As we all continue through the uncertain times of a pandemic, you may be rethinking your marketing and advertising efforts. You don’t want to be that brand who is completely tone deaf, however, you want to show your customers and clients that you are there for them. How do you achieve this? We’re glad you asked...
The simple answer is to be there. Be there with your advertising and marketing efforts. Studies and history shows us that the wrong thing to do is to go dark and disappear. Let’s dive deeper into how to brand during a pandemic:
In 1991, we saw oil prices increasing that really put a hurt on the economy. Some brands decided to cut advertising and saw sales decrease by almost 25 percent, while brands that included or even increased ad spending saw a sales increase by 40-60 percent.
We also continued to see this as a trend during the 2009 recession. Brands that invested in advertising and marketing were able to connect with their customers and build long-lasting relationships. Today, as we are all facing COVID-19, we are yet again seeing the same trend. A recent COVID-19 study showed that only 8 percent of customers expect brands to stop advertising. Consumers today do not expect to see your marketing efforts come to a halt. In fact, they are looking to brands to be there for them and to be invested in the community. They are looking for authenticity.
Right now more than ever, customers are looking to have a personal connection with their favorite brands. There’s an opportunity to deepen the relationship between a customer and a brand beyond a transaction. It is crucial that you communicate to your customers how your business is responding to what’s going on in the community. Talk to them frequently. Invite them into the conversation about how you’re doing and what you’re doing. You can’t over-communicate. It’s about intentionally building trust. Your branding and messaging should focus on adding real value and service to consumers.
Delta Airlines is a great example of this. Their response to the pandemic was timely, direct and clear to employees and customers. First, they sent out an email to Delta customers explaining what their COVID-19 plan was. They then followed that up with a micro-site for customers to check for recent updates like safety steps, rebooking policies and messages from the CEO. By communicating these messages early on and tweaking your branding as things progress, you build the foundation for trust over the long-term.
First of all, congratulations. While most brands have been impacted by the pandemic, there are those who have not or, if they have, it’s been fortunately to a lesser degree. Regardless, don’t ignore the realities around you. You should respond by acknowledging your customer’s current reality and doing what you can to continue to make them feel secure about doing business with you. Use the opportunity to build trust...and interestingly, that conversation starts with your employees.
A statistic from Kantar shows that 78 percent of customers expect companies to worry about their employees’ health. This is why it is so crucial to be transparent in your branding with all the measurements and steps you are taking to protect your staff. When you take good care of your employees, word gets out. If you don’t, the damage and backlash could be major. Consumers trust businesses who take care of their employee family, as that sentiment extends to them.
If your business isn’t feeling the impact of the pandemic as much as companies in the heat of it, you will still need to make some adjustments. Don’t be afraid to translate these adjustments to your customers directly. Here are some examples of what you can be communicating during this time:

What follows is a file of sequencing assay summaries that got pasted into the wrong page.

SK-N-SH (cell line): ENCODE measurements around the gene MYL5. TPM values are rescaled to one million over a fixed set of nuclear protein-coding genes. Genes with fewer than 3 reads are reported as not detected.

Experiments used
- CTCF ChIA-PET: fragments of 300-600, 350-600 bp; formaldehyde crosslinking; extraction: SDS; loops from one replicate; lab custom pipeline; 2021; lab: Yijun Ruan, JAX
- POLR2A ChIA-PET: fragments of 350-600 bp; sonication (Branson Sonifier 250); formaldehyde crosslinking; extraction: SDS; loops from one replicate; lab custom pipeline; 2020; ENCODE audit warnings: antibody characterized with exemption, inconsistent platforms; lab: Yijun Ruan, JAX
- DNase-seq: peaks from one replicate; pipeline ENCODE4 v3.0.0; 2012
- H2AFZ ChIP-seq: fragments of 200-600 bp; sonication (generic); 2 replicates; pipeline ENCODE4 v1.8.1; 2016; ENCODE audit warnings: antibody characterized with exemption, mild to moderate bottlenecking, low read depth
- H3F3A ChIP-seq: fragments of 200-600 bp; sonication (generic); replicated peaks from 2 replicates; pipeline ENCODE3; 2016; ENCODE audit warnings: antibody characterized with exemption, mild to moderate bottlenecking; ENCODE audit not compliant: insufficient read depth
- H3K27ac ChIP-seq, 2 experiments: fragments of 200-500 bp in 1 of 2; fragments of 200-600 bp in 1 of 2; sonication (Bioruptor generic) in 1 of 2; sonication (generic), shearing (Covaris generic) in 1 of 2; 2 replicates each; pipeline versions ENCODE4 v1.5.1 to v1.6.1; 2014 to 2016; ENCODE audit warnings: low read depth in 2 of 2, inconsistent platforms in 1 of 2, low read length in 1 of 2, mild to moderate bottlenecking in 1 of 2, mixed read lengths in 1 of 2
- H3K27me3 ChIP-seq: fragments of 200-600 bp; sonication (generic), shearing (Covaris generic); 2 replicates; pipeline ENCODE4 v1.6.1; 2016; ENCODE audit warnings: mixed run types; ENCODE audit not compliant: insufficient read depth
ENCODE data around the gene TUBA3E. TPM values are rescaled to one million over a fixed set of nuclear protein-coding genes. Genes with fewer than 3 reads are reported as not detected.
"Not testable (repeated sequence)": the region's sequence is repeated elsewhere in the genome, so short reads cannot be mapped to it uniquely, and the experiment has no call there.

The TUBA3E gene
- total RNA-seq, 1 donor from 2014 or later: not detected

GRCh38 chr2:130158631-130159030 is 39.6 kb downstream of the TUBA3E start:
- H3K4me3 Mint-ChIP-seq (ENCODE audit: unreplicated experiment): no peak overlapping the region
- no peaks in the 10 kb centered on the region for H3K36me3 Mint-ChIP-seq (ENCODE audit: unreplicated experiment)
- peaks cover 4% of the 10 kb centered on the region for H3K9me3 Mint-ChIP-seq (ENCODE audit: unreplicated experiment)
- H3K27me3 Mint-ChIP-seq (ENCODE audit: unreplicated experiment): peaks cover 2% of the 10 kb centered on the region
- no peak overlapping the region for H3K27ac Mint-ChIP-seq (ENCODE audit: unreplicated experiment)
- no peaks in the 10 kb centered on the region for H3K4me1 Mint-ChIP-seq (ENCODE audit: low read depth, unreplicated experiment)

Since everyone is spending more time than ever online, more brands are integrating online advertising through social media, video and brand advocacy. Right now, online usage is higher than it’s ever been as people are quarantined and looking to stay connected however they can. You should too.
Not only do brands need to pivot to digital marketing, but also need to pivot their content. Right now, people are searching for content that is educational and entertaining. A great example of this is the company Firepot Nomadic Teas. They have a tea bar in Nashville, but since it has been closed they had to find a new way to connect with customers. The solution? Firepot launched a video series called “Make it at Home” showing consumers how easy it is to make loose leaf teas or a few of their signature drinks right at home. In addition to this, they promoted free shipping on all orders after the videos went up. The result was a significant spike in online sales during the peak of the quarantine.
Another business in the healthcare industry implemented a system of online conversations, video screenings and chat bots with patients. The result was that customers were able to self-isolate during the pandemic and still get their health concerns treated. The physician was able to respond and lean in to a changing business model and implement online tools that helped their business continue to serve patients. Instead of lamenting lost business and changing consumer habits, press forward to find solutions that fit.
Your messaging won’t work unless it’s authentic. Be sincere. In the end, actions speak louder than words and your customers will remember what steps you took or didn’t take. 69 percent of customers say they will not choose brands that are putting profit before the pandemic… that is a HUGE amount of business that could be potentially going to a competitor. The old cliche that “people won’t care how much you know until they know how much you care” is more true now than it’s ever been.
As you look at your marketing budget for the future, it is vital to find innovative methodology that will build trust with your customers in the long-run and create pathways for them to continue to do business with you in the short term.